Surprising product behind JB Hi-Fi result
JB Hi-Fi has defied the retail doom and gloom and reported a better-than-expected profit with the help of strong sales of hardware items such as mobile phones, computers and audio equipment.
The downwards trend of music and DVD sales has continued, however, as the electronics and white goods retailer's net profit rose 7.1 per cent to $249.8 million.
And although DVDs and CDs have continued its downward sales trend in the face of streaming services, chief executive Richard Murray says vinyl records are booming.
"The growing area is vinyl which (shows) people like to own things and touch and feel, and I think that does sometimes get lost in the conversation," he told news.com.au.
"That's what the power of retail moving forward is - you've got to have a great online offer, you've got to have great in store offer. And we think that is very powerful."
The profit result was buoyed by strong end-of-financial-year promotional sales.
"It was a solid result for JB Hi-Fi Australia and a particularly pleasing finish to FY19 with strong sales in the key tax-time promotional period," chief executive Richard Murray said.
Sales for the business's largest division consisting of games, smart home devices and fitness equipment rose 4.1 per cent to $4.73 billion.
Comparable Australian sales rose 2.8 per cent, and the only downside to the June success was JB Hi-Fi started the 2020 financial year low on some stock, the company told investors on Monday.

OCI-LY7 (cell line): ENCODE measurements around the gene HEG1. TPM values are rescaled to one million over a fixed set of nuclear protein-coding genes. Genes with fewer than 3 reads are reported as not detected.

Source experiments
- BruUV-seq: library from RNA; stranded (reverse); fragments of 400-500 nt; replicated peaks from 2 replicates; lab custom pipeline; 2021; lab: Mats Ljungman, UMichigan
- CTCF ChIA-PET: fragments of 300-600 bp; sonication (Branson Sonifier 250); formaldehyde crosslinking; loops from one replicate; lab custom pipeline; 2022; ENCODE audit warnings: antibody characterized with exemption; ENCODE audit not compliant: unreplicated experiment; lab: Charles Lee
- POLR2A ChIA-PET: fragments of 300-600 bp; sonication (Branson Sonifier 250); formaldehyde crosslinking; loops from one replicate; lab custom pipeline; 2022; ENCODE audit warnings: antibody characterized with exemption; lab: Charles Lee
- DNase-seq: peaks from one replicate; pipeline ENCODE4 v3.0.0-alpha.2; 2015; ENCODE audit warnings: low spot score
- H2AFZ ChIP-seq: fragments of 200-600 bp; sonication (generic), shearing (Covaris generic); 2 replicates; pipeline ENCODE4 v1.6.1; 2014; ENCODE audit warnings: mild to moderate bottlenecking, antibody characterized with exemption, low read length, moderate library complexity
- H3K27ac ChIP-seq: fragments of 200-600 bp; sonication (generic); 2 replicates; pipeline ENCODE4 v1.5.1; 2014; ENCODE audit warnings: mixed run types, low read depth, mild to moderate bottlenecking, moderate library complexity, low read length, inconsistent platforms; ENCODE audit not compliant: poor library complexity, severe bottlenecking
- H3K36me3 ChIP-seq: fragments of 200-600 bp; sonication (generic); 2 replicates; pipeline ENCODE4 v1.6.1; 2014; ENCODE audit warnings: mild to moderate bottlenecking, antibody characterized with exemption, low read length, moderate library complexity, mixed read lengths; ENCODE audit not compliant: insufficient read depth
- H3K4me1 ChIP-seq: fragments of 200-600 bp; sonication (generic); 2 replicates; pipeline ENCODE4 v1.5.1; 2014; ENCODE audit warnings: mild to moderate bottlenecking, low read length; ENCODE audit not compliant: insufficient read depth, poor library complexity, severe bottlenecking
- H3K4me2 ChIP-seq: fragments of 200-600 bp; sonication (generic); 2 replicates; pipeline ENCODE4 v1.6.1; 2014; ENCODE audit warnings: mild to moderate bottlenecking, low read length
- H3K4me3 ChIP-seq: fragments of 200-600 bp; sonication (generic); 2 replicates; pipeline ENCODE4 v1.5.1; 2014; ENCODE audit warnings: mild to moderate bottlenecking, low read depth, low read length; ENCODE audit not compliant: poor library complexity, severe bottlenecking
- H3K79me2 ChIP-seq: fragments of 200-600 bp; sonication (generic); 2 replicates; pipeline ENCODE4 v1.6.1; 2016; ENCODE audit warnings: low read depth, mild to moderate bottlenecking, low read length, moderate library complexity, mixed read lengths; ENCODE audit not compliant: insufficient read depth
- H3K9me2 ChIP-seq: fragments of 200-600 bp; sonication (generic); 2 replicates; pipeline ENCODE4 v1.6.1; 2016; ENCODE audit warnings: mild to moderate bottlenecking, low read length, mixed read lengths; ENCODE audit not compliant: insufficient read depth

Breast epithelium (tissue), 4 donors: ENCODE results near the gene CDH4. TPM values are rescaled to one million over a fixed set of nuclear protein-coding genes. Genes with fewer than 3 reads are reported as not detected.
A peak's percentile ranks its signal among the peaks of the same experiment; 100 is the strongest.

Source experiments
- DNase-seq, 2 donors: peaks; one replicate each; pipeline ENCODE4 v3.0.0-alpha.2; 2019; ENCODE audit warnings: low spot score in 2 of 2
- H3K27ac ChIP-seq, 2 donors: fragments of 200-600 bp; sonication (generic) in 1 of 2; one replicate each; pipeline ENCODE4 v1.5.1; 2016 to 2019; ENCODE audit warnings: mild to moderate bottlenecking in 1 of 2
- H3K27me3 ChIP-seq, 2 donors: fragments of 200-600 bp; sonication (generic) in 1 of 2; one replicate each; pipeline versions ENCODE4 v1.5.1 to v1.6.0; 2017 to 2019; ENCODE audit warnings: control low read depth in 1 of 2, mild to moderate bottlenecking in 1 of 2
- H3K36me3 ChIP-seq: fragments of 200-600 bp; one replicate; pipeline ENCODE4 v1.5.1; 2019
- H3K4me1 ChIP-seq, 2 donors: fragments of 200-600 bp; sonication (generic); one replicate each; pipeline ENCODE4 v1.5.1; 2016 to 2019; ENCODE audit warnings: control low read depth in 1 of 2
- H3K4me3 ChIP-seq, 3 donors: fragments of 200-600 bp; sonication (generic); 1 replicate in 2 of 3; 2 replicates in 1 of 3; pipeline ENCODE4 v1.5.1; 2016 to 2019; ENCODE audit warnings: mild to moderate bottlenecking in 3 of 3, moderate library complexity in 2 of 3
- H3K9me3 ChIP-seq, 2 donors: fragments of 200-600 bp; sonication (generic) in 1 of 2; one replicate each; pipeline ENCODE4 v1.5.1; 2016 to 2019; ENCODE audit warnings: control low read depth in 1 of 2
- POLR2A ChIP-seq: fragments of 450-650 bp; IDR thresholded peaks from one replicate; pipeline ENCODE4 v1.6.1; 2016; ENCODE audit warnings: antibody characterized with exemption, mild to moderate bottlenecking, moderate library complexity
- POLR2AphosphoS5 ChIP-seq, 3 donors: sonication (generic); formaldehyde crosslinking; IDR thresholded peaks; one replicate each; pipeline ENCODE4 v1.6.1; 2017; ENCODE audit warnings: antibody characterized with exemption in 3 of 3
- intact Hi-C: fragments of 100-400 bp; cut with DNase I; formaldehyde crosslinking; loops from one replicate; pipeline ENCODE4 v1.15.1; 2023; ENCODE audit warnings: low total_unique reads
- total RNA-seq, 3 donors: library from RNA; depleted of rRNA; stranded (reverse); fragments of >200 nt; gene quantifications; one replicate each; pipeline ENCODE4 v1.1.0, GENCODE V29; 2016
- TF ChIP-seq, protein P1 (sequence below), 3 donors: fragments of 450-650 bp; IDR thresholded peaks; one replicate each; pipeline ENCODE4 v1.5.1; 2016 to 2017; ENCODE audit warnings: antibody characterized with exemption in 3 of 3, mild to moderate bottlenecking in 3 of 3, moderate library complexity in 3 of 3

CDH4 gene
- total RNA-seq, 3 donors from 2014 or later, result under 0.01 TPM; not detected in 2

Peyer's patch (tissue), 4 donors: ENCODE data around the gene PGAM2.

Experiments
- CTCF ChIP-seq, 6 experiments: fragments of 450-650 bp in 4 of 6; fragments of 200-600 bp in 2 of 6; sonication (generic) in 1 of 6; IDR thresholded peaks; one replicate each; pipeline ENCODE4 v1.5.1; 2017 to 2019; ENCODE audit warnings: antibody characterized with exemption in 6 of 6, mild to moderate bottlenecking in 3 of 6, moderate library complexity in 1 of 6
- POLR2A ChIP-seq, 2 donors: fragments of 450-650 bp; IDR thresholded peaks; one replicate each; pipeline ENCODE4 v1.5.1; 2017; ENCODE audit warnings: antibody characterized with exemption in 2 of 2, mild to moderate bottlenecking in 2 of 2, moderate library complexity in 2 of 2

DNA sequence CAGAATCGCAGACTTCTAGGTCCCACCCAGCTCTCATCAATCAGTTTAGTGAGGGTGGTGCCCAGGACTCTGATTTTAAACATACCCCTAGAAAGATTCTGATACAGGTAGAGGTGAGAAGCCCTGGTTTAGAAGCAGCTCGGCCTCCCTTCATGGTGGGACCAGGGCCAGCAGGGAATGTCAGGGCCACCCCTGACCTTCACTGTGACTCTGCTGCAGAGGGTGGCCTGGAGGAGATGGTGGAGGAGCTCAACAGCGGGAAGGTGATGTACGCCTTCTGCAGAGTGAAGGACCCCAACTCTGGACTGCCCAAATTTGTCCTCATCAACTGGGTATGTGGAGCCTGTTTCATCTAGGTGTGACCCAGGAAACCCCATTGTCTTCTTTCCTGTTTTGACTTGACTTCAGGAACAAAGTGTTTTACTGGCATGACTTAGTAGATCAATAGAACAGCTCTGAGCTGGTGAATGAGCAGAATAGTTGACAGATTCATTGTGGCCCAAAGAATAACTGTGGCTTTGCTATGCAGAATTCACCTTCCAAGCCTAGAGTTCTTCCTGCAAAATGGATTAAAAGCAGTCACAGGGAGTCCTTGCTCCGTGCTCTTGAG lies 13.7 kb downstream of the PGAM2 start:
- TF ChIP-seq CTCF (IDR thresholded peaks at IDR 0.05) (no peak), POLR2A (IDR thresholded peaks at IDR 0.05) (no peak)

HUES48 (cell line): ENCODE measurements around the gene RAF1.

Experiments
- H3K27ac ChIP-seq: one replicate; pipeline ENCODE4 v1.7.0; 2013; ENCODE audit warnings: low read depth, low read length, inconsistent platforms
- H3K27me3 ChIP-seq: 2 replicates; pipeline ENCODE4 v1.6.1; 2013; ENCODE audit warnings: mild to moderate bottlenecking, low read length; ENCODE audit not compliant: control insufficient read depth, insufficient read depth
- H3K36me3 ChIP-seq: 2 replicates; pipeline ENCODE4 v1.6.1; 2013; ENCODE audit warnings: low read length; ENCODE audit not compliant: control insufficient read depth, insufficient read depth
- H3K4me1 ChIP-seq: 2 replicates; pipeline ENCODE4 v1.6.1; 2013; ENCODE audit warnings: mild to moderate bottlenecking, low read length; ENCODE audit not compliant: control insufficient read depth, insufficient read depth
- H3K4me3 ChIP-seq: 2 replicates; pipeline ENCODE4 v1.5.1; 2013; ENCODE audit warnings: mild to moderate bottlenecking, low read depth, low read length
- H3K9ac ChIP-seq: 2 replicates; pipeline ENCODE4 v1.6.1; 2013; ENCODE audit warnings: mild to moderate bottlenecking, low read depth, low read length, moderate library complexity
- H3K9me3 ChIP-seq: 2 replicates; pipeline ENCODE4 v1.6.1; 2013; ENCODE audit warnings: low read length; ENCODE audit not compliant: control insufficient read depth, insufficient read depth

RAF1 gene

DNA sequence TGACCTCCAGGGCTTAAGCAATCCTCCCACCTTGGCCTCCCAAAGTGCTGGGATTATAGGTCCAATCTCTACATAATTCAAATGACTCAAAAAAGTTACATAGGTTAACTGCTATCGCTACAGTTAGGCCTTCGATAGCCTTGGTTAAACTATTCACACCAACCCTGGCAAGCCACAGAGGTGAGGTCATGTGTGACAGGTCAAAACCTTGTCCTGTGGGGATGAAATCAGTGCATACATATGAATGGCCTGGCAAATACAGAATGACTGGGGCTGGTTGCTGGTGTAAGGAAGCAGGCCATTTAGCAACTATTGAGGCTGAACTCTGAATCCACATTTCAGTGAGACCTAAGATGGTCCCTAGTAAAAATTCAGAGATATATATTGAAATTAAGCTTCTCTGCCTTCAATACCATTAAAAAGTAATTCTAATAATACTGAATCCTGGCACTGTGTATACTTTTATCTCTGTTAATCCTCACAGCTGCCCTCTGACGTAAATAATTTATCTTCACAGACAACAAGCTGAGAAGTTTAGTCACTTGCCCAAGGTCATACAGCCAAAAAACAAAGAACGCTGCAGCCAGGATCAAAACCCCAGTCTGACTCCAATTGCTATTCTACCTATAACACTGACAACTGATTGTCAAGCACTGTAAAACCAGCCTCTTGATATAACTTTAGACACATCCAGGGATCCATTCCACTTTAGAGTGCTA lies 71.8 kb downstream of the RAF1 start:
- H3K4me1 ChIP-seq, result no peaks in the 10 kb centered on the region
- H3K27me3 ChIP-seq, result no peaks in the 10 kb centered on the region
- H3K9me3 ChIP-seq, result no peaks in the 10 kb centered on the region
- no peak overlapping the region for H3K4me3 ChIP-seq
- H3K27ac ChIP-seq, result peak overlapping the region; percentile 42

July sales suffered as a result, but JB-Hi-Fi has nonetheless flagged FY20 group sales of $7.25 billion - an increase of about 2.2 per cent.
"Whilst we continue to see variability in the sales environment, we enter FY20 confident in our ability to execute and grow market share and look forward to another successful year," Mr Murray said.
JB Hi-Fi shares surged as much as 13 per cent at the start of trade before giving up some of the gains.
At 1046 AEST, they were $1.665, or 5.95 per cent, higher at $29.625.
The Good Guys whitegoods chain lifted sales 2.2 per cent to $2.25 billion, while New Zealand JB-Hi-Fi stores increased sales 2.0 per cent - and 8.2 per cent on a comparable basis - to $NZ236.2 million.
The NAB business survey declared in June the nation's retail sector was "clearly in recession" as beleaguered department store chains David Jones and Myer continued to report poor sales results and closures.
In the figures, the NAB index of business conditions dropped two points in May, leaving it well below the long-run average.
Speaking on the NAB Economics podcast, NAB group chief economist Alan Oster agreed with the proposition that the Australian retail sector was now "GFC-level terrible".
"Retail is really, really doing it tough, and it's getting worse," he said.
The retail sector has been plagued with multiple company closures in the past two years, but Mr Oster said conditions had deteriorated sharply over recent months.
"While the retail industry has lagged the other sectors for some time, the recent deterioration has seen conditions in the industry fall to levels not seen since the GFC," he said.
"This suggests that the consumer remains highly cautious with anything but spending on essentials because of ongoing slow income growth, high debt levels and possibly some concerns over falling house prices."
Mr Oster did not want to "overemphasise" the doom and gloom in the sector but said "readings of -27, which we've got in retail, is so grim".
Figures showed consumers in Australia were reluctant to spend, and the recently elected Morrison Government would need to deliver on its promised tax cuts to stimulate the economy, Mr Oster said.
JB HI-FI'S SOLID FY19
• Revenue up 3.5 per cent to $7.095b
• Net profit up 7.1 per cent to $249.8m
• Final dividend up 5.0 cents to 51 cents, fully franked.